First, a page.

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Creating a Pet Memorial to Bring Closure to a Pet’s Death

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When a pet dies, it is hard for the whole family.  It does not matter if you are a young child, a teenager, an adult, or senior citizen.  When you have a pet, you form bonds with that pet, and then the pet dies, it is a loss of a family member. What happens when our pet dies?  Do they just get to run around chasing their tail all day, or do they get to copy humans and get a lifetime’s worth of free spins on any casino website?

I have had several cats over my adult life. My first cat, Kimberly, was staying at a friend’s house and jumped out the window.  I never knew what happened to her, so I never knew if she was alive or dead.  Since she was a very friendly cat, I had hoped that she found another family to take her in.

My second cat was named George.  He was a great cat, but due to some strange circumstances, we had to give him up for adoption.

A few years later, we adopted a new cat named Nancy.  She was a great cat, and she lived with our family through several homes and 13 years of life.

We live in a second floor apartment, and we have stairs to lead to the roof.  So Nancy had claimed the roof area as her own.  Unfortunately, one day she fell off of that area and we did not know what happened to her.  We looked for her and called her name, but we could not find her.  A couple of weeks later, we finally found her next to our apartment building, deceased.

The whole family was sad about the passing of Nancy, but one younger family member was very upset, and cried for over an hour.

We came up with the idea to create a memorial for Nancy.  So I looked on Etsy, to find some options. We found a company that created some beautiful memorials for a reasonable price.

First we picked what we wanted the memorial to be on.  I wanted something that was ‘different’ than a traditional picture, because I wanted the feeling when looking at it that it was something special.  That it was not just a regular picture of our cat.

We picked a ceramic tile for the memorial.  Although I  loved the idea of the tile, I did not really think things through.  First, it is heavy, and I had not thought about how I would hang it up.  Through tries and failures, I finally ended up mounting the tile on a calendar indicator that had a corkboard on the front.  I just glued the tile (with strong craft glue) to the cork board and it become a very nice tabletop memorial.

The second item I did not think about was that the finished tile was not protected, so the paint could easily get scratched.  I fixed that taking some clear glue and putting a very thick coat of glue on top of the tile.  If the tile is meant to go outside, my solution would not survive the elements, but for an indoor only memorial display, it worked.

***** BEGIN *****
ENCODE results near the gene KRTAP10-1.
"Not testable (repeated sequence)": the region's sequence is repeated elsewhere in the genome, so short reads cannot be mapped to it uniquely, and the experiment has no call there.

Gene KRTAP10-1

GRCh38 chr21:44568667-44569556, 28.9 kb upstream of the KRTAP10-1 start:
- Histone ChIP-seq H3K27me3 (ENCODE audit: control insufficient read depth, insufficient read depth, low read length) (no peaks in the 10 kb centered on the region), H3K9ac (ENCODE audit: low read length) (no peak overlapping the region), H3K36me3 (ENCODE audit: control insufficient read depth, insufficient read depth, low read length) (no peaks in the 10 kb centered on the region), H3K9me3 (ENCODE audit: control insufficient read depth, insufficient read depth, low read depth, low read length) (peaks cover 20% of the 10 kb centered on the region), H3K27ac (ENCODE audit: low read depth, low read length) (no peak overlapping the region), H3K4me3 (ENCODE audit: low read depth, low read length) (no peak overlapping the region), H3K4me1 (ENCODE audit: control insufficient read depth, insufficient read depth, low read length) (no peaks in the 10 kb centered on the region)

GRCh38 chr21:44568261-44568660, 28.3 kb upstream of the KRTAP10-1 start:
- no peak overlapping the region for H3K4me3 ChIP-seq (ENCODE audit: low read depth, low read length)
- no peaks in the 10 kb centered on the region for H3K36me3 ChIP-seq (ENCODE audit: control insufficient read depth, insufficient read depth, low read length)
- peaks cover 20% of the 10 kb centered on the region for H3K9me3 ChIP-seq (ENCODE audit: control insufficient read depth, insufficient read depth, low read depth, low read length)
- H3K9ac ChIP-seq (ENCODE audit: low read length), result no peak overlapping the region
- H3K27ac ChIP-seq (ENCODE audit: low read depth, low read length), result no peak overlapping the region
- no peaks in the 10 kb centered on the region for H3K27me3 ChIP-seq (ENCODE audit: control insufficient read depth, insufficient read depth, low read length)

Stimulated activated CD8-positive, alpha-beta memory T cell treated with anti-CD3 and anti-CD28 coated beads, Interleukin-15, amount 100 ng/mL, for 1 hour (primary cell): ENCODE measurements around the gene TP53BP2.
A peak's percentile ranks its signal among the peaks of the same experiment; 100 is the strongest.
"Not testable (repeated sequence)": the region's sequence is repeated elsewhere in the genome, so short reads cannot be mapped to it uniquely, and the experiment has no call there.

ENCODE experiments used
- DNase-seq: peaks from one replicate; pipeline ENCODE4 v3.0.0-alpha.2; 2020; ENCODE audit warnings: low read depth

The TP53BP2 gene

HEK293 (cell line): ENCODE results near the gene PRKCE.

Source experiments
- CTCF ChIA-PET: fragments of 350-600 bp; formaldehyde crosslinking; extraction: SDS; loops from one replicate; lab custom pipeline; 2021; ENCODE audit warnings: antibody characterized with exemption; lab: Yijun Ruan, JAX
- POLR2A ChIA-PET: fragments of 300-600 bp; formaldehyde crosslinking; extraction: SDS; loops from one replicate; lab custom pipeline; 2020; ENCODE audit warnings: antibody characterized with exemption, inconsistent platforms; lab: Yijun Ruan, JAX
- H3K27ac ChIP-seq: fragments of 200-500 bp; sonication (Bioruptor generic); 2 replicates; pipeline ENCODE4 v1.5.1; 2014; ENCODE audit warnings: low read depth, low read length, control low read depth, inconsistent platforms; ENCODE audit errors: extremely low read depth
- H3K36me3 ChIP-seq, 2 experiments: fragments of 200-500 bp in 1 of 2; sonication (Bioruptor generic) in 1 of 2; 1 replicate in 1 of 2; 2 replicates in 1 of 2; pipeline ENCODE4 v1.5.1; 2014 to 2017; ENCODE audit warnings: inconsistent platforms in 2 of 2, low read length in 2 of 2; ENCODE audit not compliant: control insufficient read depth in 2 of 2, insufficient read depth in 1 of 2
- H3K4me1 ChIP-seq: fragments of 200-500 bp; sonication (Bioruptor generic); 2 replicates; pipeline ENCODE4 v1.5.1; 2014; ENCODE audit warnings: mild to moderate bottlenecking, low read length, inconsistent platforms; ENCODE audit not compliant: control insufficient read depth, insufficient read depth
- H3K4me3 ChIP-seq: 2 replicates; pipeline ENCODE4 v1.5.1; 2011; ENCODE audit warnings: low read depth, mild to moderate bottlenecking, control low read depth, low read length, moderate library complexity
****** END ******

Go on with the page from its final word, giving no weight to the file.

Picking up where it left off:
There are tile memorials that are designed to go outside.  Those would be protected from the elements, but they are also more expensive.  Speaking from experience, go with the one that designed to go outside, since it will hold up better.  The price difference is not enough to deal with the stress of adding your own protective coat.

As for the actual memorial, when we purchased our memorial, we submitted a picture of our cat, and the text that we wanted to include.

In Loving Memory of Nancy

2008 – 2021

Although the design of the memorial started out with me and one other family member working on the project, it soon turned into a truly family activity.  My oldest son wrote the poem for the memorial.

Eyes of fleck and wet of nose,
Meows and growls to let you know,
‘Gimme food I’m so hungry!
Gimme more from the pantry’
To which we say ‘alas you’ve had four bowls’,
So she cried and wailed and cajoled our souls,
‘But for a single scoop! I beg of thee!’
And ’twas how she manipulated us, you see.
Our slick and hungry cat, Nancy.

After we submitted these items to the memorial creator, she sent back a design, that was beyond gorgeous.  The original image was Nancy sleeping on a blue couch, and the artist, turned it into a beautiful image of Nancy sleeping on clouds.

It has been about a year since Nancy passed away.  At first, before we made this memorial, I did not really know how it would affect the healing process of our family.  For one specific family member, the loss of Nancy was very upsetting.  I know that going through the process to make the memorial was very positive.  We got the memorial from the designer, we mounted it in a way that would help to prevent it from getting damaged, and it is definitely not a standard “picture on the wall” type of display.

But it was only this past week when I finally realized just how much the memorial helped in my son’s emotional healing.  My son is taking a photography class online, and during the class the instructor told the student to take three pictures of things that had special meaning to them.  The first picture my son took was a picture of Nancy’s memorial.

So if you are mourning the loss of a family pet or even a human family member, I would highly recommend creating a custom memorial.  Every time I look at the memorial I not only remember Nancy, but I also remember how the whole family worked together to help design the memorial.

Peter Wallace did his degree in psychology at the University of Hertfordshire. She is interested in mental health, wellness, and lifestyle.

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